High-speed Cameras Catch the Action
April 17, 2020
There’s a Keystone in every great invention.
The Cornovirus pandemic has put what matters most into perspective – and our thoughts go out to those affected. The United States and the world sadly remain at a standstill from the health crisis. This includes the world of sports. Although not the most important aspect of our lives, it is hard not to reflect on the delayed and canceled sporting events that typically take center stage for a moment in our lives and culture. This includes the NCAA basketball tournament, the Masters golf tournament, and spring baseball. The technology that goes into covering these events is staggering. This includes the high-speed cameras that take high-resolution pictures for broadcasting all over the world.
Humans have long endeavored to capture and transmit images. Even the ancient Egyptians had a method for projecting images. The evolution of modern projection is a long and fascinating road with many milestones. Advancements in broadcast engineering include the switch from black & white to color; transition from analog to digital, and now the high-definition televisions that we take for granted.
Around 300 B.C., ancient Egyptians used a camera obscura to project images from the outside onto a viewing surface inside. Using a pinhole or lens to project, the image appeared upside down and was obviously not recorded.
The first video cameras were developed for use in broadcast media. The first experiments in image transmission were completed by John Logie Baird in the early 1900s. The Scottish engineer developed a variation to an older device known as a Nipkow disk, a mechanical device that breaks an image into singular lines using a rotating disc with holes cut into it. However, the limitations of this mechanical system were very apparent from the beginning.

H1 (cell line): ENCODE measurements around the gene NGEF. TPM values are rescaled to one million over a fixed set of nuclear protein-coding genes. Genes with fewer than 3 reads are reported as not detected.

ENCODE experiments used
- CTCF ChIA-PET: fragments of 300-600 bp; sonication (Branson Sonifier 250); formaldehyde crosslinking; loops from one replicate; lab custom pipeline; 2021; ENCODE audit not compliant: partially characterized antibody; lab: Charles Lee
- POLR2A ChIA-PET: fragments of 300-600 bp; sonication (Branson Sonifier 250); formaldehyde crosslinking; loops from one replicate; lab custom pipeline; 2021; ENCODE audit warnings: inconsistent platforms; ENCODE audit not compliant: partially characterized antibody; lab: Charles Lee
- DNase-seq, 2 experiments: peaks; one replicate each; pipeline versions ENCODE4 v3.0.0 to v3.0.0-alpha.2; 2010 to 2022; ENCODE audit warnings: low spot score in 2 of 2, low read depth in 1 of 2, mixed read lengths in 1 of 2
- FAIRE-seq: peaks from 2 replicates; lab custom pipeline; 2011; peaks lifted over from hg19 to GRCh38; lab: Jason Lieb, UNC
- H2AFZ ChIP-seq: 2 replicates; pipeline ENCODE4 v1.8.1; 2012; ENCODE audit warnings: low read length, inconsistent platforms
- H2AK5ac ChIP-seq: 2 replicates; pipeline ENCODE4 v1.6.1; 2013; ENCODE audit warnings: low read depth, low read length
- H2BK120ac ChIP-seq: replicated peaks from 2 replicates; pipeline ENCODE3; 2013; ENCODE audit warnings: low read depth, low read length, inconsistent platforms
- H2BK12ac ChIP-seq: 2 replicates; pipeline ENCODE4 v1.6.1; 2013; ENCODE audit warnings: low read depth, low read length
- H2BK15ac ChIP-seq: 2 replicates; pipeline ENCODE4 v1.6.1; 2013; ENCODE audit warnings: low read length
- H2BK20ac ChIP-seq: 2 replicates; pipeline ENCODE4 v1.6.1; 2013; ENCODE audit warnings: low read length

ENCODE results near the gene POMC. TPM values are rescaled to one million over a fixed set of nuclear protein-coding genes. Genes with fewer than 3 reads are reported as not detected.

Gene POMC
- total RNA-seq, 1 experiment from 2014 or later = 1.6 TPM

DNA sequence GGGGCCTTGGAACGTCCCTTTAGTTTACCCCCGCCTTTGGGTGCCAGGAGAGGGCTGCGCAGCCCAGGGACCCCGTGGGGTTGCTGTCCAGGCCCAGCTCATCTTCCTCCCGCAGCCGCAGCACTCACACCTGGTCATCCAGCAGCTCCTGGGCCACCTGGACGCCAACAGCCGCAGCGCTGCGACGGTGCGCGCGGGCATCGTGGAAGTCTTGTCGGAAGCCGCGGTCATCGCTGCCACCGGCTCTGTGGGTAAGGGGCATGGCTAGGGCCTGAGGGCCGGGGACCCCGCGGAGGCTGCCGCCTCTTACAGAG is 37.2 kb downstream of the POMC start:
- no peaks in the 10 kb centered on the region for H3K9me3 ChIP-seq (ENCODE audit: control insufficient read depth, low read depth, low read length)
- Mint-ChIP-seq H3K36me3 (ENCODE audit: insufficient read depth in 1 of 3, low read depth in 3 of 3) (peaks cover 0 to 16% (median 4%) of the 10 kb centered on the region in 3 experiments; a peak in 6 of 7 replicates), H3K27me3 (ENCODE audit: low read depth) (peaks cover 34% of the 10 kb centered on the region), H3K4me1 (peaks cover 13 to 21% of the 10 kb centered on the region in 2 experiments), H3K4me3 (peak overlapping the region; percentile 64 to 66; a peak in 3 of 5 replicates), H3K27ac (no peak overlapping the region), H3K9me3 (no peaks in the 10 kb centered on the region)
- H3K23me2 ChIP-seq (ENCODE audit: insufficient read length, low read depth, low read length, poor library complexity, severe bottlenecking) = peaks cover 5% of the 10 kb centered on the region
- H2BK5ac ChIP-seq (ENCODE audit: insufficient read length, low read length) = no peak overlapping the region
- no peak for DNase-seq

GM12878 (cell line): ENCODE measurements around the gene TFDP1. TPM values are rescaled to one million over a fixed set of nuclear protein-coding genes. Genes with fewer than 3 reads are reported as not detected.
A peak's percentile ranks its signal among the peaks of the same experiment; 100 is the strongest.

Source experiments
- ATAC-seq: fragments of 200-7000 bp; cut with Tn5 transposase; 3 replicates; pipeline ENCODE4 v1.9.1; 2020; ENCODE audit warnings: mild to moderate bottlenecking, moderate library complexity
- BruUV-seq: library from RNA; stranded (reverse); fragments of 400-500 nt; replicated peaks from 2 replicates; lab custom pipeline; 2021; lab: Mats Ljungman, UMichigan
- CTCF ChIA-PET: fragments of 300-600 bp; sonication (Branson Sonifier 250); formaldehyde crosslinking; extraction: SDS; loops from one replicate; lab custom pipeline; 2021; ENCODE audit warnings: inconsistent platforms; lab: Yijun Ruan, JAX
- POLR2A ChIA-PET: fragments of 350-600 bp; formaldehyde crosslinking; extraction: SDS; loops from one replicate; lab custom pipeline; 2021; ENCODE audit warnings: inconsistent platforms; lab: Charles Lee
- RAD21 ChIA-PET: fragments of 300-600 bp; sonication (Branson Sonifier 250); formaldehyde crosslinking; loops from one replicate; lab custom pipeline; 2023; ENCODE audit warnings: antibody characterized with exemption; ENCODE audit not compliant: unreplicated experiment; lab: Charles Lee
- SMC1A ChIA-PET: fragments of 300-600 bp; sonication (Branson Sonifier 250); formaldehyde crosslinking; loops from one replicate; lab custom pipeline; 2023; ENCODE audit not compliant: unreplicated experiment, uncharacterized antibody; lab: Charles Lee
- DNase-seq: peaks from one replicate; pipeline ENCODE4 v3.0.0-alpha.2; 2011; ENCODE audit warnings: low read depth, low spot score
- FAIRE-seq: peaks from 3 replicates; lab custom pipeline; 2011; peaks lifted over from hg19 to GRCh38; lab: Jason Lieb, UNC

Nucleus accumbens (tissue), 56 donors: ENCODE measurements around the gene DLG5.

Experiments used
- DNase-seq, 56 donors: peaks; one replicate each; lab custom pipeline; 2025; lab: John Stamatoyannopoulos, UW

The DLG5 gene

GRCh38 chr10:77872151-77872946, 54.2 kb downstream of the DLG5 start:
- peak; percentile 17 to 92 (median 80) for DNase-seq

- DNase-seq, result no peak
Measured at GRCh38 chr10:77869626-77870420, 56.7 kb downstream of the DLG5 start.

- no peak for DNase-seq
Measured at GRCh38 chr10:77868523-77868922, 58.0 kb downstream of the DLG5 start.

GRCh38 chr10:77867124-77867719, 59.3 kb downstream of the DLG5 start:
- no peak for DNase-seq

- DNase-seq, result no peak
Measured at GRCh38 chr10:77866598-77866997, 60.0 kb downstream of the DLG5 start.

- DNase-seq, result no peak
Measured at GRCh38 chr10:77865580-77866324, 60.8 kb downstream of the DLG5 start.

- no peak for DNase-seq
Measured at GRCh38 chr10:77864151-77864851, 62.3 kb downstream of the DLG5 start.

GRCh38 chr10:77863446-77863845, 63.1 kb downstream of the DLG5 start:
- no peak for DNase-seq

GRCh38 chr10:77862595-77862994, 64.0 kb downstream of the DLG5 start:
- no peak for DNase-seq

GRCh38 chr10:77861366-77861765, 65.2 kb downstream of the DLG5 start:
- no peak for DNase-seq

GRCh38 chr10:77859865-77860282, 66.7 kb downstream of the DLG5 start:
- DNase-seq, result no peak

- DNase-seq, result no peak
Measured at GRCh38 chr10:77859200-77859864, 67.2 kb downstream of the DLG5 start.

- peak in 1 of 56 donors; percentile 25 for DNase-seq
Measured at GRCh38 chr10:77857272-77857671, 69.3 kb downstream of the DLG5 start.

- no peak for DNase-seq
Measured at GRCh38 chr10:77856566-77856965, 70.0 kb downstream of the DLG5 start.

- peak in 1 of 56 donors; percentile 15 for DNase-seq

By the 1930s, two new all-electronic designs were introduced by Philo Farnsworth and Vladimir Zsworykin, respectively. Based on a cathode-ray video camera tube, the electronic scanning system was widely used until the 1980’s.
The 1960’s brought color to our television sets. The move from grayscale to color came with a significant camera. The RCA TK-40, followed by the TK-41 had three image orthicon cameras sandwiched into one case. These cameras were used to broadcast some of the world’s first televised sports programs on programs like ABC's Wide World of Sports. The cameras weighed several hundred pounds, and it took four people to carry them up to the top of a stadium to cover an event.
Analog to Digital
The early 1980’s brought the beginning of the digital revolution. Sony’s Mavica single-lens camera had rotating magnetic disc that could record up to 50 still frames for playback or printing. From there, true digital cameras were launched by Kodak, which led to a revolution of handheld consumer video cameras. From here, cameras continued to improve in size, weight, resolution, zoom/focus and data storage technologies.
Higher Speed, Higher Quality
Camera technology is now capable of capturing hundreds of thousands of images per second, but 1000 - 5000 frames-per-second is optimal for most HDTV motion applications. Cameras now have the capability for ultra-slow motion, electronic recording for immediate play-back on high definition 4K resolution high dynamic range (HDR) televisions. The picture is brighter, crisper and often makes us feel like we are in the stadium. The next leap could be 3D cameras as a standard in any home, or maybe virtual reality systems that actually put us in a stadium seat to watch the game.
Keystone Products Perform
A wide range of Keystone products can be found in the electronics used to capture, broadcast and watch sports programming including cameras, transmission equipment and televisions. This includes LED holders, spacers and lens caps; fuse clips and holders; PCB test points and terminals; spacers and standoffs; panel hardware and PCB plugs, pins, jacks, and sockets and more.